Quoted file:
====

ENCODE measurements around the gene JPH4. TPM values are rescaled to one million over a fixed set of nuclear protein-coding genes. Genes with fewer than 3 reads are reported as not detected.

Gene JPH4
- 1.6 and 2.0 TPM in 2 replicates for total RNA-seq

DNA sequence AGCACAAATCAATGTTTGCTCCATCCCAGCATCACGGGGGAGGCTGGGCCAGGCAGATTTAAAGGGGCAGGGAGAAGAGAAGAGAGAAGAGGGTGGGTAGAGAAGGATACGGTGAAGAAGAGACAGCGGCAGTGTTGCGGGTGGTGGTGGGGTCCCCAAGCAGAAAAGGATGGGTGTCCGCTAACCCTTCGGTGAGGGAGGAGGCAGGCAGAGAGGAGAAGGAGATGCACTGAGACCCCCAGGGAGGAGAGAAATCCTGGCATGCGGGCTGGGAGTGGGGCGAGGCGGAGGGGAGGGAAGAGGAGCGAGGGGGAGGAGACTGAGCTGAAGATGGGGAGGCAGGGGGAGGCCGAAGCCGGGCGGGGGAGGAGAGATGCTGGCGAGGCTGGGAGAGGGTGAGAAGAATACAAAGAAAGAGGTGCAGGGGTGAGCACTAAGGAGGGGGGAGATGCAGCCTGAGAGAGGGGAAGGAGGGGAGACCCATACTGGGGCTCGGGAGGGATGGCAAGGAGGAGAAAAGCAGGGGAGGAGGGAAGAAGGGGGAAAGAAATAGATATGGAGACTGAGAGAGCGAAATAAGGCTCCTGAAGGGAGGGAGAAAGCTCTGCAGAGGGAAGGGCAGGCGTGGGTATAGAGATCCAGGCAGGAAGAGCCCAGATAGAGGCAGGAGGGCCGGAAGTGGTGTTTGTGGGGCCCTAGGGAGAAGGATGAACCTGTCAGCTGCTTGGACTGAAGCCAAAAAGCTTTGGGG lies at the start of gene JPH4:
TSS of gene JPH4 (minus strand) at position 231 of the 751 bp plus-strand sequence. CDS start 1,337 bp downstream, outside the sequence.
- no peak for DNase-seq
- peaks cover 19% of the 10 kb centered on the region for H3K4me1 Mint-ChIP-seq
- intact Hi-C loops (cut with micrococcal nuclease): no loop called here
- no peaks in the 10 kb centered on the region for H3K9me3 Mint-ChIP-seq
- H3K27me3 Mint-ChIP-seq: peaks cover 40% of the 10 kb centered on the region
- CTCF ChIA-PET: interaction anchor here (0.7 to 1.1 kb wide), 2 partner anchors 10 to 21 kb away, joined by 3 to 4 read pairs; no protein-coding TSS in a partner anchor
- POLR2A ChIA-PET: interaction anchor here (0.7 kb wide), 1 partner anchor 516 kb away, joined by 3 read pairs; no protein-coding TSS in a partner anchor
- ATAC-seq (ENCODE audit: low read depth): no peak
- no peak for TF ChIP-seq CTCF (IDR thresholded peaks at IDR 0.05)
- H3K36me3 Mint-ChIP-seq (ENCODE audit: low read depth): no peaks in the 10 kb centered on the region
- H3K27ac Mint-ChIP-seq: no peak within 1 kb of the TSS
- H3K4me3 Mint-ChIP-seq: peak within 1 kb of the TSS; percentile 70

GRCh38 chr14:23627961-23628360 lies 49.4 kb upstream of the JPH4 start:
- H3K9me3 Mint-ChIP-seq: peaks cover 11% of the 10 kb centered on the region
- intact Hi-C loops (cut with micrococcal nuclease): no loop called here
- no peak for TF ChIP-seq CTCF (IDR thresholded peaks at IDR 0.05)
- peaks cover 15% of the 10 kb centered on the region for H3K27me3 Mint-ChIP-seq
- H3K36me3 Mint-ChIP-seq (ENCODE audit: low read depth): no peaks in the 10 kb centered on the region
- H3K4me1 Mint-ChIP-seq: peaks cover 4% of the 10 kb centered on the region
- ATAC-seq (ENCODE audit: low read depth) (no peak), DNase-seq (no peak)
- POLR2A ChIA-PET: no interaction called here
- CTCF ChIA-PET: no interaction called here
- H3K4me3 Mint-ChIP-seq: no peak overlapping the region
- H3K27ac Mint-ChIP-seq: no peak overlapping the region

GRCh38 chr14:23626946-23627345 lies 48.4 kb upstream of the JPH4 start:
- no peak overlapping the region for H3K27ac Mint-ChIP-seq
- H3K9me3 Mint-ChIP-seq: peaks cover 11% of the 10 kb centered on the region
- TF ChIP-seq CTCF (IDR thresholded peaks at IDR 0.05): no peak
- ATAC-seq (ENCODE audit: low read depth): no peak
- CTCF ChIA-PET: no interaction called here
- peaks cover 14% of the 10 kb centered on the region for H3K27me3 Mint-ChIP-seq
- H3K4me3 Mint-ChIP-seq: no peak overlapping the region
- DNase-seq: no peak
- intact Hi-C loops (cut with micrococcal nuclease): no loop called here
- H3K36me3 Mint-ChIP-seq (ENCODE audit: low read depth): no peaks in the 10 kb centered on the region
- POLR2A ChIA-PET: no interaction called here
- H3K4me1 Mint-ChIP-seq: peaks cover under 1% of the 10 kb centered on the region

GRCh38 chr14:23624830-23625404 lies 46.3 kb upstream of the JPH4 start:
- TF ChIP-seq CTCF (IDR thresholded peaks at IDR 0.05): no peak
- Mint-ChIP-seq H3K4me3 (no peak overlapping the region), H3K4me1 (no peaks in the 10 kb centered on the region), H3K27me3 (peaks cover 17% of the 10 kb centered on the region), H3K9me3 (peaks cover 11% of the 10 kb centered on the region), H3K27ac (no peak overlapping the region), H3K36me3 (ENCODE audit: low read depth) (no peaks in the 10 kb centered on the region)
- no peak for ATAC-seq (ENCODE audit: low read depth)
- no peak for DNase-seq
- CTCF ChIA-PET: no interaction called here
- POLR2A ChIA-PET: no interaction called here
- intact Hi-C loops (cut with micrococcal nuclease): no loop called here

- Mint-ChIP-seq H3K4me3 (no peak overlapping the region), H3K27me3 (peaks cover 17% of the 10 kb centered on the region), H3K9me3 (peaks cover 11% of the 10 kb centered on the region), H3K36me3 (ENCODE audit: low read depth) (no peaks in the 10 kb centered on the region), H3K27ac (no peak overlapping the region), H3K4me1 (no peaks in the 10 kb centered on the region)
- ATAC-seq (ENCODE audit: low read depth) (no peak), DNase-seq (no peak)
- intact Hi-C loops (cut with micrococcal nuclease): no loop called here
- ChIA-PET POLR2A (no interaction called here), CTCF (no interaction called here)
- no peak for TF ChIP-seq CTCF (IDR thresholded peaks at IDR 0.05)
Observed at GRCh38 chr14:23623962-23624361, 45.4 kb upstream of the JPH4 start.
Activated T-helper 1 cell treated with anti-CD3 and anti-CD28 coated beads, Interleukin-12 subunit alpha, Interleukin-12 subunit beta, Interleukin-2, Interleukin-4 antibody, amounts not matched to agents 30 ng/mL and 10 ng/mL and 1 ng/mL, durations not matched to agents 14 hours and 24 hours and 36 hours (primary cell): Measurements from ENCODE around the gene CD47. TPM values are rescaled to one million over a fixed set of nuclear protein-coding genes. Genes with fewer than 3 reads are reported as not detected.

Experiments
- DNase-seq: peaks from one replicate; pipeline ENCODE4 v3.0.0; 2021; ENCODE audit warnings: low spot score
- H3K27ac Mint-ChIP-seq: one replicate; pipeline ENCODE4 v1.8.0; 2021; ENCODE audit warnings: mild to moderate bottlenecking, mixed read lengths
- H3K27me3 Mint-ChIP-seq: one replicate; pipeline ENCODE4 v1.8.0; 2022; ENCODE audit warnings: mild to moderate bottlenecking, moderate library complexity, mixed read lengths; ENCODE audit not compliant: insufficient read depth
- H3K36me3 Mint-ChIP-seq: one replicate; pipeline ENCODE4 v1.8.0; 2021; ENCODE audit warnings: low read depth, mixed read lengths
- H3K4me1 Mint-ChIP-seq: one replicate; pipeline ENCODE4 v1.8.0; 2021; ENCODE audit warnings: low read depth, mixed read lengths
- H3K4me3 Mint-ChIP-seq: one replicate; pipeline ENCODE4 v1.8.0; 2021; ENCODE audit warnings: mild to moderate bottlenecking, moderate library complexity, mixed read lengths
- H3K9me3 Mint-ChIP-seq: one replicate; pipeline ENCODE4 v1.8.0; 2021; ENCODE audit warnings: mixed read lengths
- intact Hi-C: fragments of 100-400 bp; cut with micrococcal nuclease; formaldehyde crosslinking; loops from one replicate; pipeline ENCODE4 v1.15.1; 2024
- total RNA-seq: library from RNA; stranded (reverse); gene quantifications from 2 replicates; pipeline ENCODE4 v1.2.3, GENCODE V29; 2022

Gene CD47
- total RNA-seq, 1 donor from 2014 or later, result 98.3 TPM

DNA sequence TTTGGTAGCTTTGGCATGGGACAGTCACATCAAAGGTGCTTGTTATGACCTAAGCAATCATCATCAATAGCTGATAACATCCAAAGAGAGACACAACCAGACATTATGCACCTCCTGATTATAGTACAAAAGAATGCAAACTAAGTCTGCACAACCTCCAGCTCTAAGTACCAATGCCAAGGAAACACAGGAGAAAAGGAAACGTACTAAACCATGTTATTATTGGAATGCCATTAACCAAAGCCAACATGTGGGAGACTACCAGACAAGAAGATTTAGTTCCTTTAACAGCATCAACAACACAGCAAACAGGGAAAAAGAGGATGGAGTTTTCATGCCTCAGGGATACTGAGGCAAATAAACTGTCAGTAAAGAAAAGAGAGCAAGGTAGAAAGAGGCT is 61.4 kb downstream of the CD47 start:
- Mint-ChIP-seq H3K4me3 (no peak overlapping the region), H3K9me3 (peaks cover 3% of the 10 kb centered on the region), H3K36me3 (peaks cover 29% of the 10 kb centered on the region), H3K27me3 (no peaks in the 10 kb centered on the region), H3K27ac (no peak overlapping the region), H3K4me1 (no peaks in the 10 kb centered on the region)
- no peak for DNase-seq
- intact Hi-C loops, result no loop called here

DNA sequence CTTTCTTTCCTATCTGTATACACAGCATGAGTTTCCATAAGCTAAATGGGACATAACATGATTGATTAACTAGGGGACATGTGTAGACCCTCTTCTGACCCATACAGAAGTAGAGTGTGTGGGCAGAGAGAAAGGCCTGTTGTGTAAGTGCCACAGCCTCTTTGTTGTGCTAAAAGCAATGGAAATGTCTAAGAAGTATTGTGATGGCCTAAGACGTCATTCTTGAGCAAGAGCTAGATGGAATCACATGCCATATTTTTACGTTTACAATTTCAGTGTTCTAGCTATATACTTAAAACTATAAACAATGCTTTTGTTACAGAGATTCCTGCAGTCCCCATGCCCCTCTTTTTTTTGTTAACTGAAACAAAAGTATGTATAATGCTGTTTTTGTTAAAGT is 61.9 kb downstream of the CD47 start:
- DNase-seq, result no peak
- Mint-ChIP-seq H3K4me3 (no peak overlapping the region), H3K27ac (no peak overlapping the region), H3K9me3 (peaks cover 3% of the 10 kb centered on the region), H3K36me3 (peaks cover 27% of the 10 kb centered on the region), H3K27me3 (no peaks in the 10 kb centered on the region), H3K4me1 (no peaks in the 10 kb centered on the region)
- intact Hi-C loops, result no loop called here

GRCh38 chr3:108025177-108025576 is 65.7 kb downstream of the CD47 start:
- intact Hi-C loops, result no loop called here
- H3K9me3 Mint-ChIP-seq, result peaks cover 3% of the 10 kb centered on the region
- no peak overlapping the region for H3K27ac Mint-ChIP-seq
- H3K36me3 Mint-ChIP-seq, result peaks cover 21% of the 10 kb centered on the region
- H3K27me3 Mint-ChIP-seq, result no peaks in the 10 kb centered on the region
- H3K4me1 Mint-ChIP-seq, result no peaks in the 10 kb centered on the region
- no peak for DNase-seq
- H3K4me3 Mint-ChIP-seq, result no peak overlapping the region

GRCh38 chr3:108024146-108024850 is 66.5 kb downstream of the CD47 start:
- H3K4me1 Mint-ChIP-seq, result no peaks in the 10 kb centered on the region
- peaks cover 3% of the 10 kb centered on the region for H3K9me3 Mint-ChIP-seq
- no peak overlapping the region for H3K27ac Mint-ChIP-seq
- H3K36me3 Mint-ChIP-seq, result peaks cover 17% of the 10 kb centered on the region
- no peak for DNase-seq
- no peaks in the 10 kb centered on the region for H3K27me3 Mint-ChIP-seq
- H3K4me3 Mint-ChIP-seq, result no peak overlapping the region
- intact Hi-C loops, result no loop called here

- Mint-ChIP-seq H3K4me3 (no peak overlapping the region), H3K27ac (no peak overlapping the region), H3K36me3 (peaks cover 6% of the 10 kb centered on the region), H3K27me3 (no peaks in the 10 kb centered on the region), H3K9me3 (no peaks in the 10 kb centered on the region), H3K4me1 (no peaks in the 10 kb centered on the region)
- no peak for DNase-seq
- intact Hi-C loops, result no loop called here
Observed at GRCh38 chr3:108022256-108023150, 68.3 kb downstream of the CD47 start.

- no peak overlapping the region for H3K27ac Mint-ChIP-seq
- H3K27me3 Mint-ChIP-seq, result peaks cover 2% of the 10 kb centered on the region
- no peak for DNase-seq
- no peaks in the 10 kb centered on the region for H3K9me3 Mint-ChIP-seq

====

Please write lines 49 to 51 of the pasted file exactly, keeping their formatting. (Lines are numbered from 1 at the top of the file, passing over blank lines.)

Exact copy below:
- POLR2A ChIA-PET: no interaction called here
- intact Hi-C loops (cut with micrococcal nuclease): no loop called here

- Mint-ChIP-seq H3K4me3 (no peak overlapping the region), H3K27me3 (peaks cover 17% of the 10 kb centered on the region), H3K9me3 (peaks cover 11% of the 10 kb centered on the region), H3K36me3 (ENCODE audit: low read depth) (no peaks in the 10 kb centered on the region), H3K27ac (no peak overlapping the region), H3K4me1 (no peaks in the 10 kb centered on the region)